Climatologist Daniel Rosenfeld, Is This Just a Heat Wave or Is It Global Warming?

A heat wave has hit Israel and several other places around the world, including northwestern Europe and some areas of the United States. On the surface, there's nothing surprising about a heat wave in the summer. But in recent years, any extreme weather phenomenon is almost automatically connected to the broader problem of global warming and greenhouse gas emissions.

Climate researchers like Daniel Rosenfeld, a professor at the Hebrew University of Jerusalem, monitor weather patterns over extended periods and attempt to determine when a spell of hot weather is more than a heat wave.

Danny Rosenfeld, is the world experiencing an unusual heat wave?

In Israel's case, we're talking about a heat wave that is more or less typical for the season. The temperatures are higher than average, but there is no record-breaking heat. In some areas of the United States and Europe, we are talking about a very serious heat wave. In Germany, the temperature reached 38 degrees, which is only two degrees less than hottest temperature measured, in 2003, a year that will live in infamy after many people died because of the heat. Spain is also experiencing particularly high temperatures, up to 39 degrees, but in Spain the summer temperatures generally rise above 30 degrees.

So is this just another summer, but with a few particularly hot days?

To a certain extent yes, but there is a phenomenon that can explain the extreme heat in areas such as Europe, at least partially, and we really do not understand it. It turns out that this year, and in general for the last few years, the ice layer of the Arctic Ocean has been disappearing at a quicker pace. This ice layer reflected some of the sun's rays, helping to moderate the weather during the summer. If it disappears at a quicker pace, its ability to moderate the heat also decreases.

What we have trouble understanding is that the disappearance rate is faster than what it should be according to the calculations of scientists who attempted to determine how the ice would disappear in the wake of the greenhouse gas emissions that cause global warming. Usually, we are told that we are being hysterical with our warnings about climate change, but it is possible that we have not been stern enough.

What about the heat wave here?

We are affected by hot air that reaches the Mediterranean Sea and, because of the contact with the water, it is moderated a bit; this happens in the lower strata [of the atmosphere]. However, in the higher strata we receive hotter air that arrives from tropical regions and elsewhere. The contact between these strata is the point where the hot and humid air on the coast meets the dry air of the mountains. All of this looks like it's going to continue for the next few days, at the current level of heat.

Taking the longer-term view, to what extent has global warming affected summertime temperatures?

There is a trend of global warming around the world. In the summer, it is already being felt in different areas, and that corresponds to the scientists' calculations. Here it is reflected in higher average temperatures and more heat waves in the summer. By contrast, here and in the eastern Mediterranean as a whole, the winter remains fairly stable. In other part of the world, though, there has also been a warming trend in the winter. An example of this is the countries of the western Mediterranean, such as Italy and Spain, where over the last 50 years there has been an increase of more than one degree in the average winter temperature.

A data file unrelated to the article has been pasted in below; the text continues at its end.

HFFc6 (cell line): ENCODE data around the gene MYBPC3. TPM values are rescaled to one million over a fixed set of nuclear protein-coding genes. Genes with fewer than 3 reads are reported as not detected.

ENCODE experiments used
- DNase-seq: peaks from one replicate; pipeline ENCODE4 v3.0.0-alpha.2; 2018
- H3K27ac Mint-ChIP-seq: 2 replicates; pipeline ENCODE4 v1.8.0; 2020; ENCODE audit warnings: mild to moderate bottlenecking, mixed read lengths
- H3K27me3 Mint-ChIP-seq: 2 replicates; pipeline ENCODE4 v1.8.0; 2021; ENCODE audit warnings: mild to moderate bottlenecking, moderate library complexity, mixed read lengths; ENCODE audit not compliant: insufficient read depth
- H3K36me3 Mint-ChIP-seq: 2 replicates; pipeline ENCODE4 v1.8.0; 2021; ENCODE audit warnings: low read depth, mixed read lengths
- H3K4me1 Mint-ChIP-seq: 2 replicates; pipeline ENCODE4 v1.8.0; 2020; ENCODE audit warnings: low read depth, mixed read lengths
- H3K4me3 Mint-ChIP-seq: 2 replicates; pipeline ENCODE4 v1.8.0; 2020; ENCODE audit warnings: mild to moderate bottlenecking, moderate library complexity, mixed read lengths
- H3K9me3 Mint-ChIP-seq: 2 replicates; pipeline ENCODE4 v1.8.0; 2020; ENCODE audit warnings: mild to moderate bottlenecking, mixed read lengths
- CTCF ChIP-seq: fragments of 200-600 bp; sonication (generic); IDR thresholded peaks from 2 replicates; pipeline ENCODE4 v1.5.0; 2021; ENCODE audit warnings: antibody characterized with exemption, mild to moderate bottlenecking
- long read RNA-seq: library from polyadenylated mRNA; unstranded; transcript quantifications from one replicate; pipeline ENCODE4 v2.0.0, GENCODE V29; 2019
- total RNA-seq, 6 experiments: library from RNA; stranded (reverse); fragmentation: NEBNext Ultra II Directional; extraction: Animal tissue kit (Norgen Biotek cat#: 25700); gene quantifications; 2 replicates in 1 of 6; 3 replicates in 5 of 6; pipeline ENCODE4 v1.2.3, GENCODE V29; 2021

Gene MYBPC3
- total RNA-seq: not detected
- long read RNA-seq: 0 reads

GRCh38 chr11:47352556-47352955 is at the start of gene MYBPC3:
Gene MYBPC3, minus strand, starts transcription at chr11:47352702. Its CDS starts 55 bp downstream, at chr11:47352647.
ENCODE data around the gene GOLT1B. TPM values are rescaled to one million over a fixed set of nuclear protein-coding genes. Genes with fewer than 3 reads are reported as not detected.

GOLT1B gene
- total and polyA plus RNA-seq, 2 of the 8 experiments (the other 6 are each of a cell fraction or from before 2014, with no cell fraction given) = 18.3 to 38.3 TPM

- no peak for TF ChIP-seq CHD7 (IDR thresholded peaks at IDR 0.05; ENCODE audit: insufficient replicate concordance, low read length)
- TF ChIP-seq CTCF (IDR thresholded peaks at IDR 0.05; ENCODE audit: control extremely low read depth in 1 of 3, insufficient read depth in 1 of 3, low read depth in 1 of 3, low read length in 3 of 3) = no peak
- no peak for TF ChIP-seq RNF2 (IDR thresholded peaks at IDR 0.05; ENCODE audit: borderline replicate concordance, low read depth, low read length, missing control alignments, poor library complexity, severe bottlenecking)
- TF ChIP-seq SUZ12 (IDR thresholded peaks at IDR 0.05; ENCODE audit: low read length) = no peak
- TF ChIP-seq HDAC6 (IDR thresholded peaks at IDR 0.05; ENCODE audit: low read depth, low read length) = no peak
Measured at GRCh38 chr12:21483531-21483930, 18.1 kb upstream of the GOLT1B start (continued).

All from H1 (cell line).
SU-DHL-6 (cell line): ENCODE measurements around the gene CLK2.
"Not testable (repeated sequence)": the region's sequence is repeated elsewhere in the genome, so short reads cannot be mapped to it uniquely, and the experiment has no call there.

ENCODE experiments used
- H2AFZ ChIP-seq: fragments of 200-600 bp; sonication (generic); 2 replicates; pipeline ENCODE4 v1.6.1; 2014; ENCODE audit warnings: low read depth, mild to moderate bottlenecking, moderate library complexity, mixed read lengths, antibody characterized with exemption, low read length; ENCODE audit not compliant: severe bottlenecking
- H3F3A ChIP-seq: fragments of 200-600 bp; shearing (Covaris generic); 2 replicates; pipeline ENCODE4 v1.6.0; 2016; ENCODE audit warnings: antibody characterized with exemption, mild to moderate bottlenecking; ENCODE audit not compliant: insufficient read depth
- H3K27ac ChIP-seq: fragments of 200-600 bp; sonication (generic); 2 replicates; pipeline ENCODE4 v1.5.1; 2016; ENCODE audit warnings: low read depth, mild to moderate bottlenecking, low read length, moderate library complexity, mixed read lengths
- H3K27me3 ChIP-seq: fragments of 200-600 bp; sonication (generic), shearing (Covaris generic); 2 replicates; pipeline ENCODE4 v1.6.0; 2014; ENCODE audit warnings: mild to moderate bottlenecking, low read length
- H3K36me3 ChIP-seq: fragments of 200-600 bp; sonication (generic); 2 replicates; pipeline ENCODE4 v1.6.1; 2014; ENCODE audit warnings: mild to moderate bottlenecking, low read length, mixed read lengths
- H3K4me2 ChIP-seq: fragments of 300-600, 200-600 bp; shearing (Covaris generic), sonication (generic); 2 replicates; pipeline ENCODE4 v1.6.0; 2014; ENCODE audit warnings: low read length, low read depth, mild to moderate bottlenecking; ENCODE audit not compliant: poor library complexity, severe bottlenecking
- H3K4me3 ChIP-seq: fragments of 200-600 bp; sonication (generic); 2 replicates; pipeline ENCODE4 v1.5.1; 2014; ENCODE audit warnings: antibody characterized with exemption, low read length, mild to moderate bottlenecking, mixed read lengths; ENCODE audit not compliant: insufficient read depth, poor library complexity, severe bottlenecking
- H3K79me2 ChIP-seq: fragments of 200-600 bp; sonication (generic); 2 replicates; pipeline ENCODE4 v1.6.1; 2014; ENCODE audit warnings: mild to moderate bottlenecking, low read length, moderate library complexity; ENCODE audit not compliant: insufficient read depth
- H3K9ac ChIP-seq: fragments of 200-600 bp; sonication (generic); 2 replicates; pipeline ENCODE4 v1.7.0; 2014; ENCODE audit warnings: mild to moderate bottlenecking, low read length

One part of the world that has been attracting a lot of attention over the last few weeks is South Africa, where we saw people wearing coats and getting drenched in the rain. What kind of weather were they having over there during the World Cup?

In the Cape Town area there was Mediterranean weather, but the opposite of what is happening here. For us, it's the height of the summer and for them it's the height of the winter. As fate would have it, there were several cold waves there, and that's why we saw people wearing coats and experiencing particularly cold weather, and it was also raining. However, in the Johannesburg area, the weather was comparable to the wintertime weather in the Sinai Peninsula. There was a large gap between the daytime and nighttime temperatures, and while it was hot during the day, at night it was really cold and there were several times where there was a frost.

Getting back to Israel, where's the best place to go while the weather's hot? Of course, the beaches in Israel are very pleasant at such times. There's a breeze, the water temperature is comfortable and there are waves. On the other hand, in places such as Turkey and Greece, there is a dry, hot wind on the shores and the water is also colder. These days, I wouldn't trade Jerusalem for any place else because in the evening the sea breeze reaches here too. In Europe, the situation is terrible because it is very hot there and the temperature highs are even higher than in Israel, and the daylight hours are longer. They, of course, are not set up for it, as far as air conditioning is concerned. The sea might have been perfect, if only it wasn't full of jellyfish. Don't climatologists have a solution for that yet?

I am afraid that is a little beyond my area of expertise. Unfortunately, I really do not have a remedy for that.